• North Dakota Storm

    OK—stop me if you’ve heard this one: When it’s 60 above zero:  Floridians turn on the heat. North Dakotans plant gardens. 50 above:  Californians shiver uncontrollably. People are sunbathing in North Dakota. 40 above:  Imported cars won’t start. People in North Dakota drive with the sunroof open. 32 above:  Distilled water freezes. The water in […]

  • Territory of Lincoln

    Welcome to the home of Medora, Fort Abraham Lincoln and Bonanzaville; that’s right, its all here in the great state of…Lincoln!?  Well almost.  Naming the northern half of Dakota Territory ‘North Dakota’ seems an obvious choice today.  But that wasn’t always the case. Territorial and national figures long debated the division and future statehood of […]

  • Long Way to North Dakota

    In 1912, Englishman Jack Judge became famous when his song, “It’s a Long Way to Tipperary,” flew from the Grand Theatre in Stalybridge, Cheshire, England, where he performed it, to the trenches of the first world war. It was adopted by the soldiers of Great Britain as their battle song and was heard across the […]

  • Pulver Mounds

    It was this date in 1989 that the Falkirk Mining Company donated a bit of land high on a bluff overlooking a small lake in McLean County to the state of North Dakota.  At first glance there isn’t anything special about the place.  Absent a nice view, it seems just like any other part of […]

  • Toonerville Trolley

    Back in the 1920s, a Bismarck trolley car was named after a popular newspaper cartoon that was in syndication between 1908 and 1955.  The cartoon was called variously Toonerville Folks or Toonerville Trolley. Toonerville was the name of a city area we would now call the suburbs.  A central theme to the gag was a […]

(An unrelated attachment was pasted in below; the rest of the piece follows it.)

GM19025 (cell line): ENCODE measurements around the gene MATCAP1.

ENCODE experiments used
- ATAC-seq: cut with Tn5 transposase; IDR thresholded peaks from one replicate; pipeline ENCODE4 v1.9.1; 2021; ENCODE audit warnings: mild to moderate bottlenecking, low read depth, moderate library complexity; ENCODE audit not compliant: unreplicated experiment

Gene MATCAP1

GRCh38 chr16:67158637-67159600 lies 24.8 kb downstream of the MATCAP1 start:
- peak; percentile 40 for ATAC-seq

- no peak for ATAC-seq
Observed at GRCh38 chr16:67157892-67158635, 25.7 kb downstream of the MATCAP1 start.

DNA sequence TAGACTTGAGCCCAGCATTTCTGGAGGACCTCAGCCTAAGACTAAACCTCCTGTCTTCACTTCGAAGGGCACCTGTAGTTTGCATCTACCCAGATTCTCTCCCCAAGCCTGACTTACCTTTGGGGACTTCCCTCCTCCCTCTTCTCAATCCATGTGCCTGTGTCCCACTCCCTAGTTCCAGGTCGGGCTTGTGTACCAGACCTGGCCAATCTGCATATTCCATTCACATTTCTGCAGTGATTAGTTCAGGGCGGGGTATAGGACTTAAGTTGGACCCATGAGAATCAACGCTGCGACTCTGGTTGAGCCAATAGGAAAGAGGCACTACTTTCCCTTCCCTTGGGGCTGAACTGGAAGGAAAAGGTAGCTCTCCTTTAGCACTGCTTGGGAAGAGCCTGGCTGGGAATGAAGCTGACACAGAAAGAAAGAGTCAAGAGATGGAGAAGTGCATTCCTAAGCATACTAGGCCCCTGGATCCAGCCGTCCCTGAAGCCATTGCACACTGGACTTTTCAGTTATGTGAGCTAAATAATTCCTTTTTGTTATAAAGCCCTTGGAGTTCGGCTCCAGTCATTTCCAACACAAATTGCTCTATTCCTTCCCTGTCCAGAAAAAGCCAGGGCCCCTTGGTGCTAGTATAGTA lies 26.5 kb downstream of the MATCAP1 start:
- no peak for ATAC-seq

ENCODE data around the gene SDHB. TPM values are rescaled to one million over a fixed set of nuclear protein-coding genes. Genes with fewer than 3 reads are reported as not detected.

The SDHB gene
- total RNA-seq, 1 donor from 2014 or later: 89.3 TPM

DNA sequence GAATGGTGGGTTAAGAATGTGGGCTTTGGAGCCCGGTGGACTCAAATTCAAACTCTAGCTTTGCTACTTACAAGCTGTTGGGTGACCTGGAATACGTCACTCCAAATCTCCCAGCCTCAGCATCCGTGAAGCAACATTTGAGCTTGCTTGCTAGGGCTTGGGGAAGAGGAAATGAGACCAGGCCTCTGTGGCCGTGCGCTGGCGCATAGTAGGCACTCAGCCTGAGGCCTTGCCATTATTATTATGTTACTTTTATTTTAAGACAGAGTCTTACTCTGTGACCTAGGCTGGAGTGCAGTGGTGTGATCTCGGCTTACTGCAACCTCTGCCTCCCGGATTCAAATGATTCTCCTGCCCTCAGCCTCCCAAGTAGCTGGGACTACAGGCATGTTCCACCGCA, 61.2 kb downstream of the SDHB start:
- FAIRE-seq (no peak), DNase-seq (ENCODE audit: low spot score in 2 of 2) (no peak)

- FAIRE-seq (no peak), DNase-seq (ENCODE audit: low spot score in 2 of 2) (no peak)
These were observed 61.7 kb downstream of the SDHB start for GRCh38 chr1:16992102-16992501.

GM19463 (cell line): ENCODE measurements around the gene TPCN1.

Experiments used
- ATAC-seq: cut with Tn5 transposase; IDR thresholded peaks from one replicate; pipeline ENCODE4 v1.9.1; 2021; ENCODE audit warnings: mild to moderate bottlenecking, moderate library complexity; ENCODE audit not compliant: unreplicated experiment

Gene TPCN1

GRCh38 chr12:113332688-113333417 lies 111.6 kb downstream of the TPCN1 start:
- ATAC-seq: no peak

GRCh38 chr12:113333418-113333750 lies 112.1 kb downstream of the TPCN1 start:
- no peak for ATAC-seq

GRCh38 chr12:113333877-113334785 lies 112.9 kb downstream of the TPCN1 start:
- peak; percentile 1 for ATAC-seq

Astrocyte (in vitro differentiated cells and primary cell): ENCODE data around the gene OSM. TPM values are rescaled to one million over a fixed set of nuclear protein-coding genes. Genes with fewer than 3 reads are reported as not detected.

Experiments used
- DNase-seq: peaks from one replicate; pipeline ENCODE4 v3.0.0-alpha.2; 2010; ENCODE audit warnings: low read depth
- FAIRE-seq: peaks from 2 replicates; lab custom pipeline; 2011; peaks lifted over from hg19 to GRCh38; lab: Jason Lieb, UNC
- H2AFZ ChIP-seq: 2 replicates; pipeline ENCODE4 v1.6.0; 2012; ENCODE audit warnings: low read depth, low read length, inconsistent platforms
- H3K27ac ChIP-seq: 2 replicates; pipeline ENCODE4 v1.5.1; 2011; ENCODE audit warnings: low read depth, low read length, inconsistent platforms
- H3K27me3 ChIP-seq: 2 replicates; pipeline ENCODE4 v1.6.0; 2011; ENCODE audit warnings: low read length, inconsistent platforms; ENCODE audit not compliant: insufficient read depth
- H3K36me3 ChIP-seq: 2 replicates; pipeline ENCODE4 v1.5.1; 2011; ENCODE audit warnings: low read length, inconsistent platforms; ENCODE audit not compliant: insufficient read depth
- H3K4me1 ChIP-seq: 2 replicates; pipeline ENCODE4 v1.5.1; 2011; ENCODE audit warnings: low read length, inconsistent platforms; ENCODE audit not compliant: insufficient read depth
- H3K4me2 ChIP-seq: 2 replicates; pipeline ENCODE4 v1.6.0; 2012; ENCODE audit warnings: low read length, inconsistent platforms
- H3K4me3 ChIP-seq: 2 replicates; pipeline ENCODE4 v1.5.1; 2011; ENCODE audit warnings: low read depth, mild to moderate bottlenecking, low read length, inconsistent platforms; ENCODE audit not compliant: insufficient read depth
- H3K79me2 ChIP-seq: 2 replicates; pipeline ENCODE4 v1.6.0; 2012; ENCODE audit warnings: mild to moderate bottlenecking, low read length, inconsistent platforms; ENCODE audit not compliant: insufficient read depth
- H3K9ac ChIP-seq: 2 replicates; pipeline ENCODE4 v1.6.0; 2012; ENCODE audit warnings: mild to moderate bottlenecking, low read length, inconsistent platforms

• Hazen’s Request

    Like any good officer, Colonel Hazen was concerned about the well-being of his men living on the Dakota prairie. Troubled by the lack of regular religious services at Fort Buford, Hazen petitioned Washington for a post chaplain on this date in 1874. But he was not interested in just any chaplain. He had no time […]

  • Mistake

    Did you know that, at one time in the past anyway, if you left a string of bad checks across the state, then high-tailed it into Minnesota, you couldn’t be extradited for your offense? Well, not too many people did, luckily enough. The problem was an inaccurately worded law that dates back to 1877, when […]

  • Two Stories from 1915

    Two stories from this date, in 1915, depicted conditions in Chicago due to rampant unemployment. The first described some 1500 unemployed civilians who protested, led by activist Lucy Parsons with a black banner that said, simply, “Hunger.” Plain-clothes policemen attacked the protesters, using blackjacks and clubs, and a riot ensued. Among 27 arrested was a […]

  • Jonny Lang

    On this day in 1981, Jon Gordon Langseth Jr. was born in Fargo. Growing up as a child Fargo, you might expect young Jon to become a Bison football fan, or a fan of winter sports. But Jon wasn’t like other boys his age. He had a special determination and drive. One evening, Jon’s father […]

  • Wanted: Helpmate

    In 1908, the North Dakota we know and love today was different. There were no cars, no phones, no computers. There were lanterns and letters home. There was hard work. Sometimes, there was just a claim, a farm, and a man. And so , there was also loneliness on the vast, open prairie, so far […]